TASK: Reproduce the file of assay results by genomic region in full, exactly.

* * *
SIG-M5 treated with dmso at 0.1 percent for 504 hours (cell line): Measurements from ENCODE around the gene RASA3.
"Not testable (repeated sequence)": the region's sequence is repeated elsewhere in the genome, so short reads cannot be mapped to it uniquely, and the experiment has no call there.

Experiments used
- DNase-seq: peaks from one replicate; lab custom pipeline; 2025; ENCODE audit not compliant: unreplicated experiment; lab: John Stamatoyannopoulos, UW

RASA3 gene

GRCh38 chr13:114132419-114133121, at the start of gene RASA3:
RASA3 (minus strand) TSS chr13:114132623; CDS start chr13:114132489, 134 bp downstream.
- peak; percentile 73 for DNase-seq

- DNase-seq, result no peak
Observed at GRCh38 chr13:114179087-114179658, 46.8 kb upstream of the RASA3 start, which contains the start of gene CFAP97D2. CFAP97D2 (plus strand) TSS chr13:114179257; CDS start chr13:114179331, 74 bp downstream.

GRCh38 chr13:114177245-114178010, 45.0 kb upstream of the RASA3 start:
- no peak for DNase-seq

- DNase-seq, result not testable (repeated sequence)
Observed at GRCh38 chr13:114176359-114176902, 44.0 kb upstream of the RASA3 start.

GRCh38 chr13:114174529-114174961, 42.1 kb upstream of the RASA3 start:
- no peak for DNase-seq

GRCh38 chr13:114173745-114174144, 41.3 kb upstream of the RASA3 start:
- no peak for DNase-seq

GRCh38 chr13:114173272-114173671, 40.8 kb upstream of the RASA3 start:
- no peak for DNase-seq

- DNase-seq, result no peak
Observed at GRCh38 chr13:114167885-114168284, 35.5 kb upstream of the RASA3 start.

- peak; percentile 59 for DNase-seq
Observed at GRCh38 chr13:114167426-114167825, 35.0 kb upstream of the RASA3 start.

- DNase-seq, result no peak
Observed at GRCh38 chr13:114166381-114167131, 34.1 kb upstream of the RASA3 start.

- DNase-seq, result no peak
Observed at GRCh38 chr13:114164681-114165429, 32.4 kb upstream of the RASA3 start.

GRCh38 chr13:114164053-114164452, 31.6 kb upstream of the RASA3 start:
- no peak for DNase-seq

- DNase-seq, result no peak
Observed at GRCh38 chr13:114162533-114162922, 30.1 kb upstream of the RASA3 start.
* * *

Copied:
SIG-M5 treated with dmso at 0.1 percent for 504 hours (cell line): Measurements from ENCODE around the gene RASA3.
"Not testable (repeated sequence)": the region's sequence is repeated elsewhere in the genome, so short reads cannot be mapped to it uniquely, and the experiment has no call there.

Experiments used
- DNase-seq: peaks from one replicate; lab custom pipeline; 2025; ENCODE audit not compliant: unreplicated experiment; lab: John Stamatoyannopoulos, UW

RASA3 gene

GRCh38 chr13:114132419-114133121, at the start of gene RASA3:
RASA3 (minus strand) TSS chr13:114132623; CDS start chr13:114132489, 134 bp downstream.
- peak; percentile 73 for DNase-seq

- DNase-seq, result no peak
Observed at GRCh38 chr13:114179087-114179658, 46.8 kb upstream of the RASA3 start, which contains the start of gene CFAP97D2. CFAP97D2 (plus strand) TSS chr13:114179257; CDS start chr13:114179331, 74 bp downstream.

GRCh38 chr13:114177245-114178010, 45.0 kb upstream of the RASA3 start:
- no peak for DNase-seq

- DNase-seq, result not testable (repeated sequence)
Observed at GRCh38 chr13:114176359-114176902, 44.0 kb upstream of the RASA3 start.

GRCh38 chr13:114174529-114174961, 42.1 kb upstream of the RASA3 start:
- no peak for DNase-seq

GRCh38 chr13:114173745-114174144, 41.3 kb upstream of the RASA3 start:
- no peak for DNase-seq

GRCh38 chr13:114173272-114173671, 40.8 kb upstream of the RASA3 start:
- no peak for DNase-seq

- DNase-seq, result no peak
Observed at GRCh38 chr13:114167885-114168284, 35.5 kb upstream of the RASA3 start.

- peak; percentile 59 for DNase-seq
Observed at GRCh38 chr13:114167426-114167825, 35.0 kb upstream of the RASA3 start.

- DNase-seq, result no peak
Observed at GRCh38 chr13:114166381-114167131, 34.1 kb upstream of the RASA3 start.

- DNase-seq, result no peak
Observed at GRCh38 chr13:114164681-114165429, 32.4 kb upstream of the RASA3 start.

GRCh38 chr13:114164053-114164452, 31.6 kb upstream of the RASA3 start:
- no peak for DNase-seq

- DNase-seq, result no peak
Observed at GRCh38 chr13:114162533-114162922, 30.1 kb upstream of the RASA3 start.